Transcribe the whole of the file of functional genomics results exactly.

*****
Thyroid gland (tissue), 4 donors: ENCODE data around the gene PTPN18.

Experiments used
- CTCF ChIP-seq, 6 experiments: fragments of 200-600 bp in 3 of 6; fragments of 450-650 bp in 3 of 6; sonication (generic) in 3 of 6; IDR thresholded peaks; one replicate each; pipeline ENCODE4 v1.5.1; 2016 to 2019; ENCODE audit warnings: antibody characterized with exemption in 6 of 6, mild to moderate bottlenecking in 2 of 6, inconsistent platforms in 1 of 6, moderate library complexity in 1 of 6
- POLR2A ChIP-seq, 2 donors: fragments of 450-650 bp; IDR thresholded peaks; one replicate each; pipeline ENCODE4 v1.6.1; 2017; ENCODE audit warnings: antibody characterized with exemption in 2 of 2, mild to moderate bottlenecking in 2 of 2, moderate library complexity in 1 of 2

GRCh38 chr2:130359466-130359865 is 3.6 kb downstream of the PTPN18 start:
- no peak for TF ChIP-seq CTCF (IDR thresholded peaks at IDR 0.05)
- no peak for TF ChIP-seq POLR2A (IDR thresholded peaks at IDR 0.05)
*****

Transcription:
Thyroid gland (tissue), 4 donors: ENCODE data around the gene PTPN18.

Experiments used
- CTCF ChIP-seq, 6 experiments: fragments of 200-600 bp in 3 of 6; fragments of 450-650 bp in 3 of 6; sonication (generic) in 3 of 6; IDR thresholded peaks; one replicate each; pipeline ENCODE4 v1.5.1; 2016 to 2019; ENCODE audit warnings: antibody characterized with exemption in 6 of 6, mild to moderate bottlenecking in 2 of 6, inconsistent platforms in 1 of 6, moderate library complexity in 1 of 6
- POLR2A ChIP-seq, 2 donors: fragments of 450-650 bp; IDR thresholded peaks; one replicate each; pipeline ENCODE4 v1.6.1; 2017; ENCODE audit warnings: antibody characterized with exemption in 2 of 2, mild to moderate bottlenecking in 2 of 2, moderate library complexity in 1 of 2

GRCh38 chr2:130359466-130359865 is 3.6 kb downstream of the PTPN18 start:
- no peak for TF ChIP-seq CTCF (IDR thresholded peaks at IDR 0.05)
- no peak for TF ChIP-seq POLR2A (IDR thresholded peaks at IDR 0.05)